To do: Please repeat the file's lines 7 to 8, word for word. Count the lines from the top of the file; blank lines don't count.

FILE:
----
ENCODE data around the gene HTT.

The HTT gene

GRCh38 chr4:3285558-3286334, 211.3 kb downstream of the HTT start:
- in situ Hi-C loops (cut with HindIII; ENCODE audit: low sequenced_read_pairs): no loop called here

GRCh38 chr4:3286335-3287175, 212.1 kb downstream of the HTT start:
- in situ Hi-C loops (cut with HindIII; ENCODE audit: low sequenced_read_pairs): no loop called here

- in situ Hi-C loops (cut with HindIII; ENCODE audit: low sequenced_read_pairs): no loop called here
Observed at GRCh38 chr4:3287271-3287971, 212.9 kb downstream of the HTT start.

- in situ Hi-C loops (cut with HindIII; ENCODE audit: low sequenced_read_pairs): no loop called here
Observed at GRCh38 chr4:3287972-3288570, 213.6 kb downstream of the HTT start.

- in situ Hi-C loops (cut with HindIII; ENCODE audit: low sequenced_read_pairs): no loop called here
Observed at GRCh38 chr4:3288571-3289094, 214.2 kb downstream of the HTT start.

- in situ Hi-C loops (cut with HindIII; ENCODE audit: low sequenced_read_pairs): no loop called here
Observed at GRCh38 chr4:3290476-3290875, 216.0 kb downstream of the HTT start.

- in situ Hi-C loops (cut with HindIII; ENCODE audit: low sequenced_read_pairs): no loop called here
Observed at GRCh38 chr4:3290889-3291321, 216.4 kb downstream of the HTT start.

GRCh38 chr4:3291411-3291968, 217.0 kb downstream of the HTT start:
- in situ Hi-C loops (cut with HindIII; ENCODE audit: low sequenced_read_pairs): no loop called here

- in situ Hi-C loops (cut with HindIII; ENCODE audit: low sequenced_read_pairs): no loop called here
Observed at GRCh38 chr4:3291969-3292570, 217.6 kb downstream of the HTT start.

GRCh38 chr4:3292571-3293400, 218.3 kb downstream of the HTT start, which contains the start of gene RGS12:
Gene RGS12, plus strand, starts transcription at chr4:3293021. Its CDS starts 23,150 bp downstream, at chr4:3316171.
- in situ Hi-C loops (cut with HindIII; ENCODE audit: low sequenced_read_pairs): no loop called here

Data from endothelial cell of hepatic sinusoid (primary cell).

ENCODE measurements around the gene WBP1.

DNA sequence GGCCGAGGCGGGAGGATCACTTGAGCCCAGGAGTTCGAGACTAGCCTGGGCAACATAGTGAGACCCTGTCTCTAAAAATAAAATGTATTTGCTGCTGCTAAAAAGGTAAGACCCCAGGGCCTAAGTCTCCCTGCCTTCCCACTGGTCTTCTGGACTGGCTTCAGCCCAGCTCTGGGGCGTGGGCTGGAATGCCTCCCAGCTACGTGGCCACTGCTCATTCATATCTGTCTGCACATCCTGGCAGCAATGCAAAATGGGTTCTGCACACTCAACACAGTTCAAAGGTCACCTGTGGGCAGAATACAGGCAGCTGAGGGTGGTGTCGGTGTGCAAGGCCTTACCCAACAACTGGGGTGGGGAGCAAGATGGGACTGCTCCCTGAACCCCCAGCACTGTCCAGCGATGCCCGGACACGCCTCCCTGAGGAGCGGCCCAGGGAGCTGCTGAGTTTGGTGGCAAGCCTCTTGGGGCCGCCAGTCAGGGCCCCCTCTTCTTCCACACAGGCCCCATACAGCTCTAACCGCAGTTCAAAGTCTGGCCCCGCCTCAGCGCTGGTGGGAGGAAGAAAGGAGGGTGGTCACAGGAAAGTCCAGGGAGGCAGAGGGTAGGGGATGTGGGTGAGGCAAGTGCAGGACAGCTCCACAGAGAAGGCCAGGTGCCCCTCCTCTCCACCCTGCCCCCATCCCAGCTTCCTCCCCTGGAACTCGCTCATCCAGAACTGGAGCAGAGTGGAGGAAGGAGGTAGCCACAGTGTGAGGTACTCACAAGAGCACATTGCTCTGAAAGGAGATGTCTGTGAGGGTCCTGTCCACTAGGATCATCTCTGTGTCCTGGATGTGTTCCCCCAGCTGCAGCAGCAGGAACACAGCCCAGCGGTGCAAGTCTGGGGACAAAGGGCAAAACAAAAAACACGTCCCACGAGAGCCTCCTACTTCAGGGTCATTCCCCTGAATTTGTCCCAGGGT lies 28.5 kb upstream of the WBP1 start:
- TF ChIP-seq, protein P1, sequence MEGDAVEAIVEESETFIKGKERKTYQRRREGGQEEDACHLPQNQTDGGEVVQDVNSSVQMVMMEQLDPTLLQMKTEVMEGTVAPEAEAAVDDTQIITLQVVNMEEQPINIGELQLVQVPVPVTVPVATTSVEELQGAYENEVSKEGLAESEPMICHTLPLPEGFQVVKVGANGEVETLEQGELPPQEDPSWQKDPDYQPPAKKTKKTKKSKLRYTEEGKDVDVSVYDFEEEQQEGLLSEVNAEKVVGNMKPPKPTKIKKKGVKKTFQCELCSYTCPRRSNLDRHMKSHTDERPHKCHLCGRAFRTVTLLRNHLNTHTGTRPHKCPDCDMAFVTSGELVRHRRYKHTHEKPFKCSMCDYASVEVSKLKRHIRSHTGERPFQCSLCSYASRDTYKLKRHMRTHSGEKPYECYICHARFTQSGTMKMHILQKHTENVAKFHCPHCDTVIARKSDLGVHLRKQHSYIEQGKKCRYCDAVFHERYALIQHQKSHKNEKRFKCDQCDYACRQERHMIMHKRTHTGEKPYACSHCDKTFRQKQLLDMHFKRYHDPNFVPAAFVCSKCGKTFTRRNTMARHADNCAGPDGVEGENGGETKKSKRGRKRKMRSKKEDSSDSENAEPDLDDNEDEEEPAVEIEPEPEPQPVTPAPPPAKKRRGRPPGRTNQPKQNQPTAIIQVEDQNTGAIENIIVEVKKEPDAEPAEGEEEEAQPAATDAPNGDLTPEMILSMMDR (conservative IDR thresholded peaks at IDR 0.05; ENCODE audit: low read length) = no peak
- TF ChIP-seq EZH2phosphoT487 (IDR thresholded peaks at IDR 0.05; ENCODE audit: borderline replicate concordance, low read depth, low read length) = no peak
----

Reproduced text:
- in situ Hi-C loops (cut with HindIII; ENCODE audit: low sequenced_read_pairs): no loop called here
Observed at GRCh38 chr4:3287271-3287971, 212.9 kb downstream of the HTT start.